Reality Check

Carolyn Magner

It’s Not ‘They Do’

Carolyn Magner | August 01, 2010

Stop worrying about the parents’ wishes and enjoy your zany, Vegas-style nuptials


Dear Carolyn,

I’ve been living with a guy for about eight years. We used to talk about getting married but never really did anything about actually tying the knot. Imagine my surprise when suddenly, out of the blue, my sweet, lovable boyfriend dropped to his knees and asked me to marry him!

We have decided to go to Vegas the next time he gets a load near there. I know it’s tacky, but I think if you do a Vegas wedding, you should do it all the way. I want an Elvis impersonator and the wedding chapel and a white dress and all of that. My problem is that our families are horrified and want us to have a church wedding in our hometown. My parents say they will “die” if we go through with our plans. His mother mostly just cries when we talk about it. I try to console them and comfort them but am worn out. Should I just give in and do what they want?

Sally

Dear Sally,

First, congratulations! It’s rare to hear from a happy bride. Usually, emails from brides are written in ALL CAPS. Now, let’s talk about your parents. They will not die. I mean, they will eventually die but not because you are having a Vegas wedding. Ignore everyone’s theatrics and go about the business of planning a happy, zany wedding that fits both of your personalities. You don’t owe anyone the wedding they think you should have. When you stop apologizing and cease wringing your hands over their reaction, they will eventually stop their nonsense. It’s hard to be dramatic when nobody is paying any attention. This advice also works well with regard to toddlers, teenagers and some dogs.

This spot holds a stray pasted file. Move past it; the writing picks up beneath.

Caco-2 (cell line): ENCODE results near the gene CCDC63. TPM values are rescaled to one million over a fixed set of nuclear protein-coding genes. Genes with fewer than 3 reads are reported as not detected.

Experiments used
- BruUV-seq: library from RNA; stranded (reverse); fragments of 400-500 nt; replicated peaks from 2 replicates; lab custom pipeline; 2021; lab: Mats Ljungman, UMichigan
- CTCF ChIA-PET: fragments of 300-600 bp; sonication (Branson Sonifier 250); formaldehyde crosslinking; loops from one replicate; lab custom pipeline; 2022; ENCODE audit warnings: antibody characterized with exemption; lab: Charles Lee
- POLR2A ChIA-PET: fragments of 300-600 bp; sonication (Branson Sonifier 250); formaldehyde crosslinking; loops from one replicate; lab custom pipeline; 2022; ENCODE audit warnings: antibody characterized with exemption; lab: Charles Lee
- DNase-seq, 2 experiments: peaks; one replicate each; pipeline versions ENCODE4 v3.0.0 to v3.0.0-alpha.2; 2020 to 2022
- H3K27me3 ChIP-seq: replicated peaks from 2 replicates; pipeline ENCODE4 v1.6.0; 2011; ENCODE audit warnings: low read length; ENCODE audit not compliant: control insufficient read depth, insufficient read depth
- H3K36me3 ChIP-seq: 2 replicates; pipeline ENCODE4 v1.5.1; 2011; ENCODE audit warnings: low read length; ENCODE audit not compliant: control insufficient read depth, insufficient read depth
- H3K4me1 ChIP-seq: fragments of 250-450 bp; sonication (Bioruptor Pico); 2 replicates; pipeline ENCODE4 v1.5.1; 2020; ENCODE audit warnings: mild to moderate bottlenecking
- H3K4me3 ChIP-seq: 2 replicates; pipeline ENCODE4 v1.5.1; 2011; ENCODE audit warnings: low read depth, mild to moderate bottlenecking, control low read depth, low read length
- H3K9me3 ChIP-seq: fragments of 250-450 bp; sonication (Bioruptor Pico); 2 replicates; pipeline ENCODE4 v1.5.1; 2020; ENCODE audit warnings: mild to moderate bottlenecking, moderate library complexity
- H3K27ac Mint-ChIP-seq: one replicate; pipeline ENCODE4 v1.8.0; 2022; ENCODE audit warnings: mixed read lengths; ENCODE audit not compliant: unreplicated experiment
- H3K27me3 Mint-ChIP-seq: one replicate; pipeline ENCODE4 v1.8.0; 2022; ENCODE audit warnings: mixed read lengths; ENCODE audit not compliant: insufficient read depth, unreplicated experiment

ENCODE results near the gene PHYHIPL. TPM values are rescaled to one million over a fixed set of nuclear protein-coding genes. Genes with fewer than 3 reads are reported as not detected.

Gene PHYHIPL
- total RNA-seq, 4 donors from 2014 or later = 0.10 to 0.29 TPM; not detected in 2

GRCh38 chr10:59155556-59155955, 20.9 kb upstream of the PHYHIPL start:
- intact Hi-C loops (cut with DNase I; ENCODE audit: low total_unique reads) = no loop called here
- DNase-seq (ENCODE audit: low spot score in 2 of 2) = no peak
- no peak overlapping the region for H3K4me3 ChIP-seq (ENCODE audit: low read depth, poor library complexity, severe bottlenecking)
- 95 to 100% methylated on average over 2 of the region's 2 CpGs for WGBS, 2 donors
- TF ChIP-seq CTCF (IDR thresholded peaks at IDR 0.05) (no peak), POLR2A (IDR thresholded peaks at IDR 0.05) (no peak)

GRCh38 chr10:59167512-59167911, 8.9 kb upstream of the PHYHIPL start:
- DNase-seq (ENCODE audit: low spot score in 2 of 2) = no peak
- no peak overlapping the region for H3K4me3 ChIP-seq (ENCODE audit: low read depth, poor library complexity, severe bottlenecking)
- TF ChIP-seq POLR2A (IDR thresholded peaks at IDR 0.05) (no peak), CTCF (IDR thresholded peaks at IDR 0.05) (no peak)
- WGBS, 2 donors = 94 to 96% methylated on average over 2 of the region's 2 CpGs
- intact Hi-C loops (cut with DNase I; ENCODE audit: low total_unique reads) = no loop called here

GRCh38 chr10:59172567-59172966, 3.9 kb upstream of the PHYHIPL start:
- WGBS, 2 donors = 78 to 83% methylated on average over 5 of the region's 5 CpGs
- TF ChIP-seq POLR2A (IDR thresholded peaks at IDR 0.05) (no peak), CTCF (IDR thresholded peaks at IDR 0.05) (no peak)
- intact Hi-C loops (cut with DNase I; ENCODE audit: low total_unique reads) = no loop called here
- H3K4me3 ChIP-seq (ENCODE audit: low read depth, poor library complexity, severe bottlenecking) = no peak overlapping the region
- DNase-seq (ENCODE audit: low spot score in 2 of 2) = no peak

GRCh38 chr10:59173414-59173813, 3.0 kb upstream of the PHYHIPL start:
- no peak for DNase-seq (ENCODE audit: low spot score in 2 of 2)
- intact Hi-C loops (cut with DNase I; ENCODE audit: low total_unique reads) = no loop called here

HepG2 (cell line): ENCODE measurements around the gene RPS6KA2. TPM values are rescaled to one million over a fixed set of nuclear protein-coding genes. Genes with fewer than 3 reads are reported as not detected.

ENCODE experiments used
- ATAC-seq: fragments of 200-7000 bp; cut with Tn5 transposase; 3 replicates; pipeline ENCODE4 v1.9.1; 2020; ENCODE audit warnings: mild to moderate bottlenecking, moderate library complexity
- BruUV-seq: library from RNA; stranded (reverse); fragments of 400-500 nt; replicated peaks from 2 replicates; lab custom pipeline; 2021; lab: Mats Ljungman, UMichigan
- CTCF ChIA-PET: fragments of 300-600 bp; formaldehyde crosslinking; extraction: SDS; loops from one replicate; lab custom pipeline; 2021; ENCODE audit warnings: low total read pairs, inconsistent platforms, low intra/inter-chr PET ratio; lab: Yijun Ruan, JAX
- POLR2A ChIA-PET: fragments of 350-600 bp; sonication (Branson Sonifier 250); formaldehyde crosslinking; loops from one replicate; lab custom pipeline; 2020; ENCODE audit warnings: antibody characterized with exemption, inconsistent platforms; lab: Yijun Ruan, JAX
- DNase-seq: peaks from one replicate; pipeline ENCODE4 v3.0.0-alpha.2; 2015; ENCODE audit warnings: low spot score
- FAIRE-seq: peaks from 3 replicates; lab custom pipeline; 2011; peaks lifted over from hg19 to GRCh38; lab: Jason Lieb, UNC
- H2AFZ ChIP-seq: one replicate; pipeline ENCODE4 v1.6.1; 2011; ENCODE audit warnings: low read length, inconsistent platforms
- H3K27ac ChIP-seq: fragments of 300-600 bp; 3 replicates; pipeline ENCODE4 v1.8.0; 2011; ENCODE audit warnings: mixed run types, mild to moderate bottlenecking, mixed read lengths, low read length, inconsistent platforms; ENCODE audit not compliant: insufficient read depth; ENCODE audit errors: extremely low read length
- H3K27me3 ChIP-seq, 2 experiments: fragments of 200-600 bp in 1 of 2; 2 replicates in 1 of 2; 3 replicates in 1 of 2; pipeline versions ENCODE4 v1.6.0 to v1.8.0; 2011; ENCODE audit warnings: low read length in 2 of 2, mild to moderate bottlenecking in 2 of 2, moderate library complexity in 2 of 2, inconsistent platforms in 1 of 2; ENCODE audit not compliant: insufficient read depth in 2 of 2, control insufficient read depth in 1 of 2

I’m just say’n.



Dear Carolyn,

This is in response to your advice to the woman who was abused as a child. I understand that your advice to forgive and move on is good advice. In fact, I’ve spent a lot of money and time getting that message from a professional. (No offense to you!) You admitted that it’s easier said than done, and that is true, too. But I’m writing because I want you to tell her, from someone who has been there, that it is the only way to survive. You have to forgive and let it go. I let my childhood torment me for most of my life and ruin every chance for happiness that came my way. Now that I am free of all the resentment, I am at peace.

Thank you for tackling this subject.

Kelly

Dear Kelly,

You are most welcome. It pains me to give advice I know is so hard to execute. But I believe that once you let go of the past and immerse yourself in the “now” you can navigate the future more gently.

I’m just say’n.



Dear Carolyn,

I have a two-part question: Do stupid people know they are stupid? And how can you tell if their stupid is fixable or not?

No pressure or anything, but my life depends on this answer.

Jake

Dear Jake,

In my experience, the truly stupid don’t know they are stupid. While everyone can screw something up from time to time, the stupids don’t recognize their limitations. In fact, they are blind to their lack of awareness. Most people will seek out answers, but the truly stupid think they have all the answers. You know you’ve run across unfixable stupid by how they don’t recognize smart.

I’m now very curious as to why your life depends on this? Do you work for BP?

I’m just say’n.